The Basics of SEO

Tired or afraid of getting little to no results from your time and money spent on SEO for your small business? Despite what most “SEO experts” want you to believe, the fundamentals of SEO are easy to understand, simple to execute, and (most of the time) require little or no specialized knowledge, even if you’re a beginner. In this guide, I expose a simple checklist of the three fundamental principles of SEO and show you where to direct your time and money to get better results in less time.

The Three Principles of SEO

Search Engine Optimization really boils down to three fundamental components:

  1. Crawlability
  2. Meaning
  3. Importance

Everything else you’ll ever hear or read about SEO is merely strategies, tactics and techniques designed to positively influence these three components.

SEO Basics


Crawlability is the first and most fundamental component of SEO. As I define it, “crawlability” means “possessing the characteristics necessary for a web crawler to find and extract information.” In practical terms, in order for search engines to do anything with the stuff you put out there on the Web, they to need to be able both to find the web resources you’ve created such as web pages, images, videos, audio files, etc., and extract the information they contain.

The bread and butter of crawlability is:

  • Web server
  • HTML
  • Links

Obviously, your stuff has to be online in order for a web crawler to find it. This goes without saying. But, for some reason, I felt compelled to state the obvious.

HTML is the native language of web search engines. And links, which are themselves HTML, provide search engines with the locations of other web resources. In other words, HTML is the primary means of relaying information to search engines, and links are the pathways to that information.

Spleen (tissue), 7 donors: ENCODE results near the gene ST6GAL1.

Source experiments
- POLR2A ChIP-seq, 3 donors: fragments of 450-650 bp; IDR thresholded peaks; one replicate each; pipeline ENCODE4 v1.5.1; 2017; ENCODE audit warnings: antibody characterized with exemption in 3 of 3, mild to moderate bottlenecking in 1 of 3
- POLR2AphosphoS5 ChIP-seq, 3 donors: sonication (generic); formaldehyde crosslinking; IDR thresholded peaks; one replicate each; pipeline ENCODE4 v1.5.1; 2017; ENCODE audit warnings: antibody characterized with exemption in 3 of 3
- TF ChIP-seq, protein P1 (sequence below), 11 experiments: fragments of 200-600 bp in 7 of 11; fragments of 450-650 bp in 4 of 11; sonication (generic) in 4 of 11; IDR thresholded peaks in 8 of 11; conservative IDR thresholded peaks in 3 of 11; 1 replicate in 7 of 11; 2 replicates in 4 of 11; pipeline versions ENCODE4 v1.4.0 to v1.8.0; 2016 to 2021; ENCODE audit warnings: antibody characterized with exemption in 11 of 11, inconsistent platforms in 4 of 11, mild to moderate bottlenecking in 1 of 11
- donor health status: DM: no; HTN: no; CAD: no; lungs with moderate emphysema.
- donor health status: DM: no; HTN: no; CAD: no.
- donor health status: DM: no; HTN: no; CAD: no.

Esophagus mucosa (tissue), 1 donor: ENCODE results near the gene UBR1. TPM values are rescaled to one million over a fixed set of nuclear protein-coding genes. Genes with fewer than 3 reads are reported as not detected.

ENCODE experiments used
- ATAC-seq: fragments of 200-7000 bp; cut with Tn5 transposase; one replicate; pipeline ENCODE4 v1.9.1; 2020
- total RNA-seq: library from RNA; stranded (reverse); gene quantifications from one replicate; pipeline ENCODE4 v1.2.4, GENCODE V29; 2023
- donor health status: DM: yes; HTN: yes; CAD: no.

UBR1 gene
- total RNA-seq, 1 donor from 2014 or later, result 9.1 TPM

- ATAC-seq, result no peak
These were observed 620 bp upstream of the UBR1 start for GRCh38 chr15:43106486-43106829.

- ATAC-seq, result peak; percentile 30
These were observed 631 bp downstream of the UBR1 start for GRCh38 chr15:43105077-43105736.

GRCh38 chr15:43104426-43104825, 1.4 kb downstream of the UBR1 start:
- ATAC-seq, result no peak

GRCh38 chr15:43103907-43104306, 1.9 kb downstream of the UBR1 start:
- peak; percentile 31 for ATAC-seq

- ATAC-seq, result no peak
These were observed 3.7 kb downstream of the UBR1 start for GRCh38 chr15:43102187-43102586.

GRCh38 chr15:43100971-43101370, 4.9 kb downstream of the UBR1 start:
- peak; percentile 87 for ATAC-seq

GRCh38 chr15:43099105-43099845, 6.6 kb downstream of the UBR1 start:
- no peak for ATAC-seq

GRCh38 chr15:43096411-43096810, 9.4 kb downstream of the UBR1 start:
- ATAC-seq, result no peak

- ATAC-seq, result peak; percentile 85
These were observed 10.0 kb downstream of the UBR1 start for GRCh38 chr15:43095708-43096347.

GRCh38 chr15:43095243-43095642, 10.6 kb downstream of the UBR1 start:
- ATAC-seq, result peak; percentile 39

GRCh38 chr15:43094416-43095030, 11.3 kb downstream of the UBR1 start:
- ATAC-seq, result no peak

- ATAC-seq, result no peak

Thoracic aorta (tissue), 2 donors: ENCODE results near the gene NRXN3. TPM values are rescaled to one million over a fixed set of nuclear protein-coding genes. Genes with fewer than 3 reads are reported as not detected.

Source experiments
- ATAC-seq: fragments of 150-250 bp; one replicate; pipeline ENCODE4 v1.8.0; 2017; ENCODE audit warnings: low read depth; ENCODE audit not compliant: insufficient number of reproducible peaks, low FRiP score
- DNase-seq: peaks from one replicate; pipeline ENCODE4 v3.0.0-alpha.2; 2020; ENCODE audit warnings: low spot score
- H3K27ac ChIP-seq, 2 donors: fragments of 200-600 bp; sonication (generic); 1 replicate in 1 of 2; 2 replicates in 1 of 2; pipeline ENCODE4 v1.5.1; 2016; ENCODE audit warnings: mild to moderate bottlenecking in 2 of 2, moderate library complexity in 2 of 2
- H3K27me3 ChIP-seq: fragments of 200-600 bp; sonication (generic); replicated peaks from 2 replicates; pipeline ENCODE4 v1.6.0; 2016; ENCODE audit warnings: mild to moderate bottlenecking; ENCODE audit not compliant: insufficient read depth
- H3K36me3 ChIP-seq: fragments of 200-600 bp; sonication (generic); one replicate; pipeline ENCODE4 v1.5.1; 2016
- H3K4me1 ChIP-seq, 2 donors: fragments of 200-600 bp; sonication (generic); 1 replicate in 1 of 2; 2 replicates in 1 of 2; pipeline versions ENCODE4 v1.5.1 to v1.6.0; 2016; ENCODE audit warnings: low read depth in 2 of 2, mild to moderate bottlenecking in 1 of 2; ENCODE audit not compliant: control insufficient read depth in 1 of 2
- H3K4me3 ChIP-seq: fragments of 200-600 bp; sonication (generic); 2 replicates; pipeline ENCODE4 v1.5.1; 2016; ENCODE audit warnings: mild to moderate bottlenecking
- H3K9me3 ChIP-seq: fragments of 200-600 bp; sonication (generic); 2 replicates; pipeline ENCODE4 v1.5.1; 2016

There are lots of little details that can inhibit a web crawler’s ability to crawl your site.  But at the core, if you want search engines to be able to crawl the stuff you’re putting online, you can’t go wrong with HTML and links.


The value of a search engine lies in its ability to match resources to what a user wants. At the most abstract level, search engines are extracting meaning from the user and comparing that meaning to the meaning found in resources.


You can think of a search engine like a librarian. Let’s say that I ask a librarian, “I’d like to know how to build a birdfeeder.” The librarian extracts meaning from my words and understands that I’m interested in a resource that will provide instructions for building a birdfeeder.

The librarian might also extract information from sources other than my words. For example, the librarian might extract information from my clothes and hands and estimate the probability that I’m looking for a resource for the inexperienced woodworker.

The librarian might also extract information from my location. I live in Iowa. So, I’m likely looking for a birdfeeder for birds found in Iowa.

Search engines extract meaning from users in much the same way. For a user searching for “restaurants”, Google will take meaning not only from the user’s “question” but also from elements like the user’s location. “There’s a high probability that he wants restaurants near his location.”

But it’s not enough to understand what a user is looking for. The search engine also has to extract meaning from web resources it’s found. The search engine can extract meaning from a resource by analyzing:

  • content
  • structural elements such as:
    • title tag
    • meta description
    • headings
    • HTML5 semantic markup (e.g. <article>)
    • sturctured markup (e.g.
  • links
    • anchor text
    • surrounding text
    • etc.

Search engines compare the meaning obtained from the user to the meaning extracted from resources. Matching results are returned ordered by a combination of relevance and…


Back in 1997 before Google was created, only the first two components (crawlability and meaning) mattered for SEO. However, as the creators of Google noted, “‘Junk results’ often wash out any results that a user is interested in.” Those were the days of keyword stuffing. If you wanted to rank higher for a given keyword than the highest ranked web page, you simply had to increase the meaning/relevance factor of your page by increasing the number of times your keyword appeared on your page.

The creators of Google attempted to solve this problem by taking advantage of the link structure of the Web to produce a global importance ranking of every web page. The algorithm they developed, PageRank, gave each page an importance score (i.e. a PageRank value) based on:

  • the number of links pointing to the page
  • the importance (i.e. PageRank) of the other pages that linked to the page